Energy Factors' board of directors has declared itself "unable" to recommend that owners of 45% of the company's publicly held stock accept a $6.50 per share tender offer by Sithe Energies.
However, the board unanimously agreed that Sithe's $6.50 offer is "inadequate as a measure of the intrinsic value of the company," according to Energy Factors Chairman Robert E. Morris.
Five board members who represent Sithe, the New York-based company that owns 55% of Energy Factors' shares, abstained from voting, Morris said.
The three board members who were not nominated by Sithe were unable to reach agreement on whether shareholders, many of whom acquired Energy Factors stock for as much as $11, should accept the $6.50.
Morris, Energy Factors President Ralph J. Grutsch and board member Raymond E. Peet were unable to recommend that shareholders accept the offer.
"Ralph and I didn't believe that we could dictate to stockholders, all of whom have a different point of view," Morris said.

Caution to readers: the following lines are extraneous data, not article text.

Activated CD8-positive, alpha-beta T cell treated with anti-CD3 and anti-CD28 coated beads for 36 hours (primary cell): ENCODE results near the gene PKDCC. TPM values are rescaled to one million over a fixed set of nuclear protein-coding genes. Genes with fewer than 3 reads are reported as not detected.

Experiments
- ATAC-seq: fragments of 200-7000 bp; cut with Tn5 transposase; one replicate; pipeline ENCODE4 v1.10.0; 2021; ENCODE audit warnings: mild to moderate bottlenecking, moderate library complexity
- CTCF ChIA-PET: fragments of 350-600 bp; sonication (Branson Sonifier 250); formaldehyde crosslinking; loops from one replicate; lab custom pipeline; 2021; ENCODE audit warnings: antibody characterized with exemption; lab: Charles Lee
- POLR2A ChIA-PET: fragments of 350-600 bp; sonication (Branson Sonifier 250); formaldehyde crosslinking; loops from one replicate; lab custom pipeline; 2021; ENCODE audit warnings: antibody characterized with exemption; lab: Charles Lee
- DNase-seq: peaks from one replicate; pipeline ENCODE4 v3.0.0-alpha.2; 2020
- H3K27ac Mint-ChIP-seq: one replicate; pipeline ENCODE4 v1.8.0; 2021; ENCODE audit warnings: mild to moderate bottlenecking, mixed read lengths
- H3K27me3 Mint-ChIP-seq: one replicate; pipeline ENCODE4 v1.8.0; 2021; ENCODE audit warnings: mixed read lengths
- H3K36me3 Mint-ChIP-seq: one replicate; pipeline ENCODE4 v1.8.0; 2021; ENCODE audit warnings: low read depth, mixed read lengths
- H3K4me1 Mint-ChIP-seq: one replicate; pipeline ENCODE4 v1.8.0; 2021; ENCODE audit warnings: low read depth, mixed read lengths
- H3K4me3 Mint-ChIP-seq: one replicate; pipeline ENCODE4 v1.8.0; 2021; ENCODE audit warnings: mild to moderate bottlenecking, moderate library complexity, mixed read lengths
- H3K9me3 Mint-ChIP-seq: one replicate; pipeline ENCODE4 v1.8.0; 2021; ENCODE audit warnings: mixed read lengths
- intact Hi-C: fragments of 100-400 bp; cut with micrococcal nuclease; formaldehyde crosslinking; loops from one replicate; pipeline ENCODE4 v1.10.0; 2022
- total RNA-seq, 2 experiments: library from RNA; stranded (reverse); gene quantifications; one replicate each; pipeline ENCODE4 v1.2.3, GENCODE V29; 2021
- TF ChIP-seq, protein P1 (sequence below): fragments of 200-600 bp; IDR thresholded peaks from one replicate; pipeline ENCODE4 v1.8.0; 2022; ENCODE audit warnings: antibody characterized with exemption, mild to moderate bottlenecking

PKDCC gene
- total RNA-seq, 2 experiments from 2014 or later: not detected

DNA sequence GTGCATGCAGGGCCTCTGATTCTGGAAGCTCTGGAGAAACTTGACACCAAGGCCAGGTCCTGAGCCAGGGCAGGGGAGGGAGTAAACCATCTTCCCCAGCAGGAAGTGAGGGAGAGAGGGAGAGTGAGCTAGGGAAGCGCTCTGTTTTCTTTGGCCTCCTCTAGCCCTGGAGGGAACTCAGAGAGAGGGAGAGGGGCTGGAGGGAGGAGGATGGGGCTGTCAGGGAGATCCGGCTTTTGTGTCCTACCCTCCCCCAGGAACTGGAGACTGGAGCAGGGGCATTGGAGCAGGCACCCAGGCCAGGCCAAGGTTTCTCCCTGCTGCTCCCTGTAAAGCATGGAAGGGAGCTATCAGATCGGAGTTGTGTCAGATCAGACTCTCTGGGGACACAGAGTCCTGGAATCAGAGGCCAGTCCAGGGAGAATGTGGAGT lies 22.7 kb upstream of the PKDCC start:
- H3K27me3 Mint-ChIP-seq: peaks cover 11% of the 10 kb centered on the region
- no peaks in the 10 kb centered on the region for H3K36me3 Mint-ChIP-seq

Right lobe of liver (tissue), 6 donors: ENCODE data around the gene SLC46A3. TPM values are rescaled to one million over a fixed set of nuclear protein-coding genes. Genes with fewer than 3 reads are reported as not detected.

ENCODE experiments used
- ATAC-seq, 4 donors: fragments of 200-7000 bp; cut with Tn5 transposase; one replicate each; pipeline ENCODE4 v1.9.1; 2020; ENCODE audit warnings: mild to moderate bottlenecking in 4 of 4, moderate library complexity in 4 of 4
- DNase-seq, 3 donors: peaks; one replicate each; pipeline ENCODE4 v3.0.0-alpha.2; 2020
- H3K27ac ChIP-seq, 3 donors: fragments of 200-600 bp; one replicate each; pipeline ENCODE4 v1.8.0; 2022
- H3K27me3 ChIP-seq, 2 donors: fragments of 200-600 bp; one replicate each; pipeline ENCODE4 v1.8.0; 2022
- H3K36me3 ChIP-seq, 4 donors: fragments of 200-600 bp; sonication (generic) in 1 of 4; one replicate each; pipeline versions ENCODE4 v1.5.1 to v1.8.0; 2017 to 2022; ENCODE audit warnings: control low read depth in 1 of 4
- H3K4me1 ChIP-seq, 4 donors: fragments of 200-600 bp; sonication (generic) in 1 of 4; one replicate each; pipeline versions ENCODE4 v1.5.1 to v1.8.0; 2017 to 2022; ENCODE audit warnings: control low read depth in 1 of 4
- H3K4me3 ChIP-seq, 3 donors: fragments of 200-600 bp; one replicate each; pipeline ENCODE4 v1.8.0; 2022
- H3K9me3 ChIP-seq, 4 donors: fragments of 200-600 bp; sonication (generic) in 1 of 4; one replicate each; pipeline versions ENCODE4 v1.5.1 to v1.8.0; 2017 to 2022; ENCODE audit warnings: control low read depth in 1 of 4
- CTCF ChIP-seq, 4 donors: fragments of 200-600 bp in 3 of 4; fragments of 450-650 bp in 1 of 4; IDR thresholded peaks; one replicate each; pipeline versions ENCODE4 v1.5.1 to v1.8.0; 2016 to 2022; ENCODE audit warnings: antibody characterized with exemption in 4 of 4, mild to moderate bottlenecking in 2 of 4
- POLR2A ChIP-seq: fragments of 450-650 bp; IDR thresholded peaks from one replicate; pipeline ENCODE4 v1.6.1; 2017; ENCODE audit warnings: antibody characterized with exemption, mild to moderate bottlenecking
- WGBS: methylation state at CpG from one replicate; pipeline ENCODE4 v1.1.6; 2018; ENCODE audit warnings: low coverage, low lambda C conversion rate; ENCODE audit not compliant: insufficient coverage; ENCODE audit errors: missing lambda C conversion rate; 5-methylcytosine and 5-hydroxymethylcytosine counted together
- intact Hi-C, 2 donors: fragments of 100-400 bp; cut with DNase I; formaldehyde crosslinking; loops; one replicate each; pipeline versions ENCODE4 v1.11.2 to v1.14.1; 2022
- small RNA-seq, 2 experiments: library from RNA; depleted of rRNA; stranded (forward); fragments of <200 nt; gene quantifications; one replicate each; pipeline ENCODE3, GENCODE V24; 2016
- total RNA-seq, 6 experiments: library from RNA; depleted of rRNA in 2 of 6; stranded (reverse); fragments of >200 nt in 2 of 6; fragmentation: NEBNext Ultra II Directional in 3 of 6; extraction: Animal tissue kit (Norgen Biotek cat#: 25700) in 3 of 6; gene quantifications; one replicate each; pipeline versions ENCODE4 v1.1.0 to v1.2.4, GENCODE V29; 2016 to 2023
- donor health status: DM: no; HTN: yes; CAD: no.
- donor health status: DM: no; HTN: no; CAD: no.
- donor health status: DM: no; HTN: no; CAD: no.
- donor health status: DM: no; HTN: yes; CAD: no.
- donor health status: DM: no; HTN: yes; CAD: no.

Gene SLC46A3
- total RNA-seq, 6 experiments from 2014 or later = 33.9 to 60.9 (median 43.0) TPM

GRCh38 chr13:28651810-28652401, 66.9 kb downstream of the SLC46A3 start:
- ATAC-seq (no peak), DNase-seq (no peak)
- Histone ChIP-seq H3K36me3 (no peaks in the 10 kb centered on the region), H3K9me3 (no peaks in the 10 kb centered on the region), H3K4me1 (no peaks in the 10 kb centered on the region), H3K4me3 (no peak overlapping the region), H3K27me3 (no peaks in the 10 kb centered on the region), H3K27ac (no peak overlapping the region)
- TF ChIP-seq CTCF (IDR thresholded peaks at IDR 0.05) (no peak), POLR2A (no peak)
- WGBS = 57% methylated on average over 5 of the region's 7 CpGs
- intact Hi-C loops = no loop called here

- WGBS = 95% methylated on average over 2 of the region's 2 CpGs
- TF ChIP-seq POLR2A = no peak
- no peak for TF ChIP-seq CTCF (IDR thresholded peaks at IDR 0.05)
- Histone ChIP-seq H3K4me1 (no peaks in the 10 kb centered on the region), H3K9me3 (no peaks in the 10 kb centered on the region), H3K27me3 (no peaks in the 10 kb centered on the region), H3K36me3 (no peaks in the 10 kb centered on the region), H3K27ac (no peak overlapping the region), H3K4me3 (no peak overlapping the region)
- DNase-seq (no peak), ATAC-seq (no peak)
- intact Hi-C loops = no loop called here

Peet recommended that shareholders not tender their shares. Grutsch and Morris acknowledged that they plan to accept Sithe's $6.50 tender offer.
This offer is the latest in a complicated series of proposed deals involving Sithe and Energy Factors.
In May, Sithe offered $17.25 per share, or $80 million, for Energy Factors, which builds and operates energy projects. Sithe, an operator of hydroelectric plants, backed away from that plan June 3 after reconsidering the cost.
It subsequently offered to buy 70% of Energy Factors' stock in a deal valued at $100 million. As part of that deal, Sithe acquired 4.7 million shares of newly issued Energy Factors common stock for $10 a share, and agreed to eventually buy an additional 5.2 million shares of to-be-issued stock for $52.5 million.
But Sithe backed away from that deal in the wake of the Oct. 19 market crash. Energy Factors' stock, which had been trading at more than $8, fell to about $6 after the crash. It closed down $.125 at $5.625 Monday. Energy Factors had a book value of about $9 per share at the end of 1987, Morris said.
Stock's Trading Climbed
Energy Factors' stock trading volume increased dramatically in the months after Sithe's first offer. During recent months, nearly 2 million shares have changed hands, Morris said.
Morris speculated that many of those trades have involved arbitrage firms that have been buying and selling the company's stock.
In December, a disgruntled shareholder initiated a class-action suit that described Sithe's $6.50 per share tender offer as inadequate. The suit alleges that Sithe's offer violated its fiduciary responsibility to Energy Factors' minority shareholders.